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The Saskatchewan Roughriders Football Team is a landmark in the province's history. When it comes to pony chuckwagon and chariot racing in Saskatchewan, the Salmond name is a part of Saskatchewan's wagon racing history.  In 2018 a piece of history from both sports were joined together.

The province of Saskatchewan is known as the "Land of the Living Skies".  With superb national parks and an almost infinite chain of lakes. The prairie province is not only a popular place to live or visit, it also boasts a lot of history.  The Canadian Football League's Saskatchewan Roughriders have etched their place in the province's history and draws fans from across Canada who are affectionately know as Rider Nation.

In chuckwagon racing the Salmond name has been etched in wagon racing's history with upwards of 30 competitors representing the Salmond name.  Most have raced pony wagons and chariots with current World Professional Chuckwagon Association (WPCA) drivers Wade and Evan Salmond along with their uncle and now retired driver Rod Salmond all racing the big thoroughbred wagons.

"There's Salmonds in Weekes, Saskatchewan and the Hudson Bay area" said Wade Salmond during a recent interview. "A lot of my uncles and cousins are still running wagons.  In North Eastern Saskatchewan there has to be about a dozen of them still racing."

Wade's dad Neil was the youngest of the boys in his family. Over his racing career Neil has won almost everything there is to win in Pony Chuckwagon Racing. Neil's dad Cleve Salmond was the one who started the Salmond name in wagon racing back in the 1960's.  Cleve was also one of the founders of the Eastern Pony Chuckwagon Association in the Hudson Bay, Saskatchewan area. 

"I did some research a couple of years ago to see how many of us had raced wagons over the years and I came up with about 30 Salmonds" said Wade. "My uncle Raymond and Bruce Ridsdale raced up in the Mighty Peace and even some of my female cousins raced chariots." 

The Salmond wagon driving history goes as far back as the late 1800's when Wade and Evan's great grandfather Peter Salmond drove Stagecoach in Minnesota.

The connection between the Salmonds, Wade and the Saskatchewan Roughriders starts at Taylor Field in Regina, former home of the Roughriders.  The Roughriders played their home games at this historic stadium from 1936 to 2016.  In the fall of 2017 the demolition of Taylor Field began as a new football stadium in Regina was being built. "When they tore down the goal posts they were just going to throw them out" said Wade, "One of the guys from the City of Regina told Wayne Temple a family friend he could take them."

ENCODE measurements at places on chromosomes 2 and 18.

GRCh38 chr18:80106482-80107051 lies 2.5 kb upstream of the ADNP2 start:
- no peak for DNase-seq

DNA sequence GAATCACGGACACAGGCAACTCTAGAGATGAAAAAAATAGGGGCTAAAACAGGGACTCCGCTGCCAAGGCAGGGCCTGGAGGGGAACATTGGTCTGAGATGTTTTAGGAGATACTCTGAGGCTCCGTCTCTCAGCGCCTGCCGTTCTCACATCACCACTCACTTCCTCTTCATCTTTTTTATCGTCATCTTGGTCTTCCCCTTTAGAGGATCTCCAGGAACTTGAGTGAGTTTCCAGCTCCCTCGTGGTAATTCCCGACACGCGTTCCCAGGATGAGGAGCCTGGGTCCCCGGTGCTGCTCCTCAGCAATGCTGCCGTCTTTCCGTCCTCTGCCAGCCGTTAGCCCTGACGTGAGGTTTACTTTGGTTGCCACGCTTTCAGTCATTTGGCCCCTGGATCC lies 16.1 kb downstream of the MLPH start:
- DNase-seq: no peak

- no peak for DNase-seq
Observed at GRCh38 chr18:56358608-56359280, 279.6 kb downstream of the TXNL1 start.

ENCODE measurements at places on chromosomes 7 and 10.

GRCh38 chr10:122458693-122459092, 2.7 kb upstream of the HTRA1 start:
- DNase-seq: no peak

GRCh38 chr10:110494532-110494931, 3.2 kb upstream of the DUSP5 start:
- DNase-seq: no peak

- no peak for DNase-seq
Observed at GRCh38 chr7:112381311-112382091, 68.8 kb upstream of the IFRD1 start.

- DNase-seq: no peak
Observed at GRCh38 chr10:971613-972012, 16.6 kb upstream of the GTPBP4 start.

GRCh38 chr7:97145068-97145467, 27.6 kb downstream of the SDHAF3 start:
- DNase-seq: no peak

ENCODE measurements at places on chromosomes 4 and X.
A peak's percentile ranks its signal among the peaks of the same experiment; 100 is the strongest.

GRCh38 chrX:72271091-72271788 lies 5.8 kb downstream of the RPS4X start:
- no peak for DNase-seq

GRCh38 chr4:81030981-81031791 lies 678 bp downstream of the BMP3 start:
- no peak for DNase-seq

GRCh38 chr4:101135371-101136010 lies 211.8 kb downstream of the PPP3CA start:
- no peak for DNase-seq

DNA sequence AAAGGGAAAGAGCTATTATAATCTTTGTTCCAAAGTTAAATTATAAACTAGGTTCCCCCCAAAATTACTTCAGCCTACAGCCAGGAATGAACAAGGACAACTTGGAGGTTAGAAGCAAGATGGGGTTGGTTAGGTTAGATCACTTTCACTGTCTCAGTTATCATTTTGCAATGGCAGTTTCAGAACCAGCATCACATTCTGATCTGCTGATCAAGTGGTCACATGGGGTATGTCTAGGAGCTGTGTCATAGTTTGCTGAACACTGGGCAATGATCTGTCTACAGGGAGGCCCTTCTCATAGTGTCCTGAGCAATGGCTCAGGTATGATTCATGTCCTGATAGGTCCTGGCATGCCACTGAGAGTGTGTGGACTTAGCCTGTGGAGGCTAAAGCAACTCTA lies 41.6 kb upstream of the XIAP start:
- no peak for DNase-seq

At the time Wade had started pursuing a career with the big wagons with his sights set on joining the World Professional Chuckwagon Association. Due to the size of the bigger horses in the WPCA versus the pony association where Wade raced, a larger pole for his training wagon was required. Wade looked to his friend Wayne to help with the project and build one. A couple of months later when Wayne arrived to drop off the wagon, Wade noticed the pole was green with white stripes.  "I wondered what was going on" he said, " Wayne smiled and told me I now have a piece of history on my training wagon because he used one of the goal posts from Taylor Field."

Wade wrapped the pole in foam and secured it with duct tape for the safety of the horses. "Trust me it's a strong pole" he said. "I had one big horse I was breaking last year and he decided to sit on the pole and have a rest. It didn't even flinch."  

Wade and his brother Evan had a hand in making the wagon box.  "Evan and I had cut some logs in the bush earlier in the year then ran them through our saw mill" says Wade. "We were pretty self sufficient."

While Taylor Field remains part of history for both the Saskatchewan Roughriders and Wade Salmond, the new stadium will host the Canadian Football League's 2021 West Semi-Final when the Roughriders will face the Calgary Stampeders on Sunday November 28.

Watch for a special Salmond Family History livestream on the WPCA Facebook Page in the coming months.


Bryan Hebson

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